Tuesday December 11, 2018
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HAF invites applications for Bhutanese American Community Grant Program

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By NewsGram Staff Writer

In order to support the Bhutanese Hindus working towards maintaining their religion, culture and traditions through their relocation in America, the Hindu American Foundation (HAF), announced the launch of Bhutanese American Community Grant Program.

With the help of its supporters, HAF will grant a $8,000 scholarship, which would be distributed in the form of multiple grants, to help the Bhutanese Hindu community throughout the country.

A few of the project or program examples are:

  • Obtaining a space for religious assemblage and social services
  • Constructing pro-bono legal service programs
  • Job and skills training programs
  • Administering supplemental classes/tutoring services for youth and adults

It is a one-year grant, which also holds a possibility of renewal if the work done during the time remains flawless.

To know more about the review & notification process, and application process, the applicants can visit the site of HAF.

The last date for sending in the applications is June 12, 2015 till 5:00 PM.
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Hindus In Delhi Push For A Temple On The Ruins Of a Mosque

The Supreme Court has delayed hearings into the disputed site but hardliners have vowed to lay a foundation stone next year regardless.

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Hindu
Supporters of Vishwa Hindu Parishad gather during a rally in New Delhi, Dec. 9, 2018. The group gathered thousands of supporters to demand the construction of a Hindu temple on a site where a mosque was attacked, demolished in 1992. VOA

Tens of thousands of hardline Hindu protesters marched in New Delhi on Sunday, calling for a grand temple to be built on the ruins of a destroyed mosque in a flashpoint Indian city.

Trident-waving devotees clad in saffron filled a huge parade ground in the Indian capital under tight security, where speakers warned Prime Minister Narendra Modi they would not let up until the temple was sanctioned.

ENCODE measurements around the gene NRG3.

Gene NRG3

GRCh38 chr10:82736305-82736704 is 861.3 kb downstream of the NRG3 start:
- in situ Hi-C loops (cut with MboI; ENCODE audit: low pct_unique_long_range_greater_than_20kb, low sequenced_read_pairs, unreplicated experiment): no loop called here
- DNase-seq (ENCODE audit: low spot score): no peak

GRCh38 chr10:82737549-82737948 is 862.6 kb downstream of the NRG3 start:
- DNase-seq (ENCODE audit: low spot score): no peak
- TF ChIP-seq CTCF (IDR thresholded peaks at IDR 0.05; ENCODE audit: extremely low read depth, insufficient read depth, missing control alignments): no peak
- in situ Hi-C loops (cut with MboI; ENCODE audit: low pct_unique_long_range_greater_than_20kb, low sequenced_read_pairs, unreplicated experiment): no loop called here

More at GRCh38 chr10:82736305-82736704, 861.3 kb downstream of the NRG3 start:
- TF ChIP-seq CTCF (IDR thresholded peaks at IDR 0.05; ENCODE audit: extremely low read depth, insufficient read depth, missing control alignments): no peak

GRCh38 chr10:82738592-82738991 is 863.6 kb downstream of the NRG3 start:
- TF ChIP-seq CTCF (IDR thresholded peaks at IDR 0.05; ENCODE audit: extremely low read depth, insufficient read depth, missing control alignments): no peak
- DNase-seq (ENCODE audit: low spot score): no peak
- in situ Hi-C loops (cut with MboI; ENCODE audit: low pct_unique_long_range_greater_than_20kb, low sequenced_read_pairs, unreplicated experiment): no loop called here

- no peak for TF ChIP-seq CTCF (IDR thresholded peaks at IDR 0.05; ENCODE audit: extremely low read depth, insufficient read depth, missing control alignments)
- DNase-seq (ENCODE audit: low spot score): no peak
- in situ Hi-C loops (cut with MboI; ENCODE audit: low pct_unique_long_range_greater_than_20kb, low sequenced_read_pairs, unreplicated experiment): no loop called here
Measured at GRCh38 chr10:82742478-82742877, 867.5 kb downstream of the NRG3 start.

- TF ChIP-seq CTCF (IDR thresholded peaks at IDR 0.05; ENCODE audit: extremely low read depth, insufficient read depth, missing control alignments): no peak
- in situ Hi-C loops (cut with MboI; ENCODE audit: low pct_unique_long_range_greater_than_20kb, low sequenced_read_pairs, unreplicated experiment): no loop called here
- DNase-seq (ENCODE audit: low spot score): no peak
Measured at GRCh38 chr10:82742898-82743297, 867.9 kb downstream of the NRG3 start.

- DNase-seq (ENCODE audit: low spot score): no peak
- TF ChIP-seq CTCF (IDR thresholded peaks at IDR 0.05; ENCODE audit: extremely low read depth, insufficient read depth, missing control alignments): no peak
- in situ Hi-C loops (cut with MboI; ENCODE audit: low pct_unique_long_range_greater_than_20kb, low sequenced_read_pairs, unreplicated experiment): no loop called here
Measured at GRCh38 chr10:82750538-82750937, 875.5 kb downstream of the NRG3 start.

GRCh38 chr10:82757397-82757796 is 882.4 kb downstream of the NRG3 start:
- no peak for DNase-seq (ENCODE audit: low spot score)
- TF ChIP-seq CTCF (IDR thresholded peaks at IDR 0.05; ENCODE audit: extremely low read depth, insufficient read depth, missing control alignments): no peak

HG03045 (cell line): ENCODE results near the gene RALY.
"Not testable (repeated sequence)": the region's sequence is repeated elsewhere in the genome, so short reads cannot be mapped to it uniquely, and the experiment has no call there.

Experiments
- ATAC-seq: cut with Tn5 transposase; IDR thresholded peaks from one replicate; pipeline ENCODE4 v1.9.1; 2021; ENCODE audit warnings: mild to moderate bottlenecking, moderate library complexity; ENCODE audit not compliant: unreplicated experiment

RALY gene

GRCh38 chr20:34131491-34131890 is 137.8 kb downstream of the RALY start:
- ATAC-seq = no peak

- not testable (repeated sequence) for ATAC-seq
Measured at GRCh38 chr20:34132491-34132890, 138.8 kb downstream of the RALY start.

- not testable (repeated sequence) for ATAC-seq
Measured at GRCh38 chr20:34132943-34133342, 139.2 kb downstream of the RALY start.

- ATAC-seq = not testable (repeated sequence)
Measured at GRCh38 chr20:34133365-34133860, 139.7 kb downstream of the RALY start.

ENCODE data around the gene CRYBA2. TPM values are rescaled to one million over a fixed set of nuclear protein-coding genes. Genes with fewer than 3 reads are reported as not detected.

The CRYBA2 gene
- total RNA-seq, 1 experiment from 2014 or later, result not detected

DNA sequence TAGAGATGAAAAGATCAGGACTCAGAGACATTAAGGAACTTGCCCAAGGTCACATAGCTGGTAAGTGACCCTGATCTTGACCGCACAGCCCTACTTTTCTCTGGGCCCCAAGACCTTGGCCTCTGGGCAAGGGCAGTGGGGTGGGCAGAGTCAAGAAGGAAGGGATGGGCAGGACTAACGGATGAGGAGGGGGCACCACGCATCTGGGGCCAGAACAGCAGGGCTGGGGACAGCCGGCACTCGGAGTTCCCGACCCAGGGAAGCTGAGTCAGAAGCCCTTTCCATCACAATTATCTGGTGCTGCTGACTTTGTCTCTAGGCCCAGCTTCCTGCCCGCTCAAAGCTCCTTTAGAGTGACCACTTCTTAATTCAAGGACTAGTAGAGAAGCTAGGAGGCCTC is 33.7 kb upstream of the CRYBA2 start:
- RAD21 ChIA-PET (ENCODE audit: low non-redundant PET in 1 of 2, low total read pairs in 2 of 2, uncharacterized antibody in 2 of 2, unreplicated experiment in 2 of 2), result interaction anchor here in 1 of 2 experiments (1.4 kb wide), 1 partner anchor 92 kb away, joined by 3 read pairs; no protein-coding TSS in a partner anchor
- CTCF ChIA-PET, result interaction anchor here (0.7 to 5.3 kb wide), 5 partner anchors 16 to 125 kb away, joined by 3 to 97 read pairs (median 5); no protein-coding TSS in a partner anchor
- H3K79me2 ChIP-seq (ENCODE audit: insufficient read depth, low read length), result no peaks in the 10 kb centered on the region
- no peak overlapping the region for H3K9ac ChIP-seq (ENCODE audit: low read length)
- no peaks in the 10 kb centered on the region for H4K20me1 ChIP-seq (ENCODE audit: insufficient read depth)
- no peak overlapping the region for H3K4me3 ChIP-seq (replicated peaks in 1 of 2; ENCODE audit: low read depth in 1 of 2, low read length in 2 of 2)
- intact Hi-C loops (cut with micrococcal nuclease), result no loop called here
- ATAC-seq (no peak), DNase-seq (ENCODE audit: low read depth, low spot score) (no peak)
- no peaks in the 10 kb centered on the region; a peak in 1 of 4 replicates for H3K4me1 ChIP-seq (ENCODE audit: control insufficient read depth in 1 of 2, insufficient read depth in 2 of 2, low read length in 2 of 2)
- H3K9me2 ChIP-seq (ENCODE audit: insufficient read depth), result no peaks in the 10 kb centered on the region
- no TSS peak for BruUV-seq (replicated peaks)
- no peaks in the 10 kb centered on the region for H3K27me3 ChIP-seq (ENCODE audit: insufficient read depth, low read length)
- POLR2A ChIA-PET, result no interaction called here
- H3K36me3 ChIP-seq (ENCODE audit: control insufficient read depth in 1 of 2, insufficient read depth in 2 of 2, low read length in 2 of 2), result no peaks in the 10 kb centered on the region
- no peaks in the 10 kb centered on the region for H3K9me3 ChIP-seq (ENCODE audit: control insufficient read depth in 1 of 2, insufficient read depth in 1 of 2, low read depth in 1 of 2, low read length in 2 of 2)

Some of Modi’s supporters feel the Hindu nationalist leader has not done enough to raise a shrine at a site in Ayodhya, a city believed by many to be the birthplace of the deity Ram.

The site was home to a medieval mosque for 460 years until Hindu zealots tore it down in 1992, kicking off riots across India that left thousands dead, most of them Muslims.

Its future has been tied up in courts for decades but some hardliners want Modi, who is seeking reelection in 2019, to push parliament to guarantee the temple by law.

World Hindu Congress, Hindu
Hindus don’t oppose anyone, don’t aspire to dominate: RSS chief

“The gathering here is telling you that Hindus won’t sit back until the temple is built, and our wishes are respected,” said Champat Rai, the leader of the Vishva Hindu Parishad (VHP) group that organized the protest.

Demonstrators chanting “Praise be to Ram” packed the Ramlila Maidan, a vast ground capable of holding more than 50,000 people, and filled the surrounding streets.

Some carried maces and tridents — weapons traditionally wielded by Hindu gods — and traveled great distances by train and bus to reach the rally.

“We have come here to protect our religion and Hindu pride. We want a temple for our Lord Ram,” Hitesh Bharadwaj, a teacher from Delhi’s satellite city Noida, told AFP.

The hardline VHP has applied pressure on Modi in recent weeks, staging a huge show of force in Ayodhya itself last month.

Hindu, Mosque
Photo credit: theguardian.com

A close ally of Modi’s Bharatiya Janata Party (BJP), the group is spearheading a push to raise the Ram temple, and is calling for more protests as the premier prepares to go to the polls by May.

The BJP was on the margins until the 1980s when its top leaders, including Modi, backed a growing movement for the construction of the Ram temple.

Its advocates want parliament to introduce a law bypassing legal hurdles blocking the temple before Modi’s term ends.

Also Read: Delhi’s Air Quality Leads To Ban On Trucks And Construction

The Supreme Court has delayed hearings into the disputed site but hardliners have vowed to lay a foundation stone next year regardless.

“We don’t care about the courts. A grand temple will be constructed in 2019,” Sushil Chawdhary, a VHP leader, told AFP. (VOA)